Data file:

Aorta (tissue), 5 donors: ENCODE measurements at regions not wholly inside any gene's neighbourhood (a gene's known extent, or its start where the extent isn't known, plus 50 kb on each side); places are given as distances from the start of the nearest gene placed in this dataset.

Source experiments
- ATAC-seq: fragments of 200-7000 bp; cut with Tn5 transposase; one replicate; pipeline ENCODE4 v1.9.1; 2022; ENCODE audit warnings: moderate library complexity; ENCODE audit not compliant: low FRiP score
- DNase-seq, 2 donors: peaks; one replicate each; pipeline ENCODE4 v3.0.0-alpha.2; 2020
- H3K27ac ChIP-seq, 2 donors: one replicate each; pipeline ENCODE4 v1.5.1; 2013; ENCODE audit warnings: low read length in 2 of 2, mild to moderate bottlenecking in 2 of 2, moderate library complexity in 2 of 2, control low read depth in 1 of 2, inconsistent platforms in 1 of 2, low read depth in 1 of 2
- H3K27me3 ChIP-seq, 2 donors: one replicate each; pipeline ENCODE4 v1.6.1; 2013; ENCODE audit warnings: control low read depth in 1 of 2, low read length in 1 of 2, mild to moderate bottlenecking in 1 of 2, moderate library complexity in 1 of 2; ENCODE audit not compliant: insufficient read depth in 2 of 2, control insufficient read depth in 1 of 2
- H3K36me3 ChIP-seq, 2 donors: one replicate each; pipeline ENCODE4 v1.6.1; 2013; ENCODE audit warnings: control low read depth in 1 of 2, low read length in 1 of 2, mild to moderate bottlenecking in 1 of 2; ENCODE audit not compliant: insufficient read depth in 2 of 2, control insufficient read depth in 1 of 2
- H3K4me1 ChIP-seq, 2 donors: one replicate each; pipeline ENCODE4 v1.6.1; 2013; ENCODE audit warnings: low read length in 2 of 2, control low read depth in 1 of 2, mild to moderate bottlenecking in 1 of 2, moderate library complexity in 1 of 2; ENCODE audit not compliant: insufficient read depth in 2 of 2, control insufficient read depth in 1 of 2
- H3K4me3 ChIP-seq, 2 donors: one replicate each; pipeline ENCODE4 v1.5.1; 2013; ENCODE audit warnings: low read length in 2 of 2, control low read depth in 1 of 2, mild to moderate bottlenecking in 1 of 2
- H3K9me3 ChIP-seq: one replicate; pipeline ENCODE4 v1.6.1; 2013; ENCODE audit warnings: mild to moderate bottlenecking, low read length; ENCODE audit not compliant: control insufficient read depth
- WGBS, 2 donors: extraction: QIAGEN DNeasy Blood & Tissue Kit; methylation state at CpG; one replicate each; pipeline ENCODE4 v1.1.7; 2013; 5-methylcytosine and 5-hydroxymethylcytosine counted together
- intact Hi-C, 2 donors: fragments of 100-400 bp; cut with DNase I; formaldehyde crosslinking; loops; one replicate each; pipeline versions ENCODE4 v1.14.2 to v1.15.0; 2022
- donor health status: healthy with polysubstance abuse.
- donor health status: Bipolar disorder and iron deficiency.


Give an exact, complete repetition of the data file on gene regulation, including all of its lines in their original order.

Aorta (tissue), 5 donors: ENCODE measurements at regions not wholly inside any gene's neighbourhood (a gene's known extent, or its start where the extent isn't known, plus 50 kb on each side); places are given as distances from the start of the nearest gene placed in this dataset.

Source experiments
- ATAC-seq: fragments of 200-7000 bp; cut with Tn5 transposase; one replicate; pipeline ENCODE4 v1.9.1; 2022; ENCODE audit warnings: moderate library complexity; ENCODE audit not compliant: low FRiP score
- DNase-seq, 2 donors: peaks; one replicate each; pipeline ENCODE4 v3.0.0-alpha.2; 2020
- H3K27ac ChIP-seq, 2 donors: one replicate each; pipeline ENCODE4 v1.5.1; 2013; ENCODE audit warnings: low read length in 2 of 2, mild to moderate bottlenecking in 2 of 2, moderate library complexity in 2 of 2, control low read depth in 1 of 2, inconsistent platforms in 1 of 2, low read depth in 1 of 2
- H3K27me3 ChIP-seq, 2 donors: one replicate each; pipeline ENCODE4 v1.6.1; 2013; ENCODE audit warnings: control low read depth in 1 of 2, low read length in 1 of 2, mild to moderate bottlenecking in 1 of 2, moderate library complexity in 1 of 2; ENCODE audit not compliant: insufficient read depth in 2 of 2, control insufficient read depth in 1 of 2
- H3K36me3 ChIP-seq, 2 donors: one replicate each; pipeline ENCODE4 v1.6.1; 2013; ENCODE audit warnings: control low read depth in 1 of 2, low read length in 1 of 2, mild to moderate bottlenecking in 1 of 2; ENCODE audit not compliant: insufficient read depth in 2 of 2, control insufficient read depth in 1 of 2
- H3K4me1 ChIP-seq, 2 donors: one replicate each; pipeline ENCODE4 v1.6.1; 2013; ENCODE audit warnings: low read length in 2 of 2, control low read depth in 1 of 2, mild to moderate bottlenecking in 1 of 2, moderate library complexity in 1 of 2; ENCODE audit not compliant: insufficient read depth in 2 of 2, control insufficient read depth in 1 of 2
- H3K4me3 ChIP-seq, 2 donors: one replicate each; pipeline ENCODE4 v1.5.1; 2013; ENCODE audit warnings: low read length in 2 of 2, control low read depth in 1 of 2, mild to moderate bottlenecking in 1 of 2
- H3K9me3 ChIP-seq: one replicate; pipeline ENCODE4 v1.6.1; 2013; ENCODE audit warnings: mild to moderate bottlenecking, low read length; ENCODE audit not compliant: control insufficient read depth
- WGBS, 2 donors: extraction: QIAGEN DNeasy Blood & Tissue Kit; methylation state at CpG; one replicate each; pipeline ENCODE4 v1.1.7; 2013; 5-methylcytosine and 5-hydroxymethylcytosine counted together
- intact Hi-C, 2 donors: fragments of 100-400 bp; cut with DNase I; formaldehyde crosslinking; loops; one replicate each; pipeline versions ENCODE4 v1.14.2 to v1.15.0; 2022
- donor health status: healthy with polysubstance abuse.
- donor health status: Bipolar disorder and iron deficiency.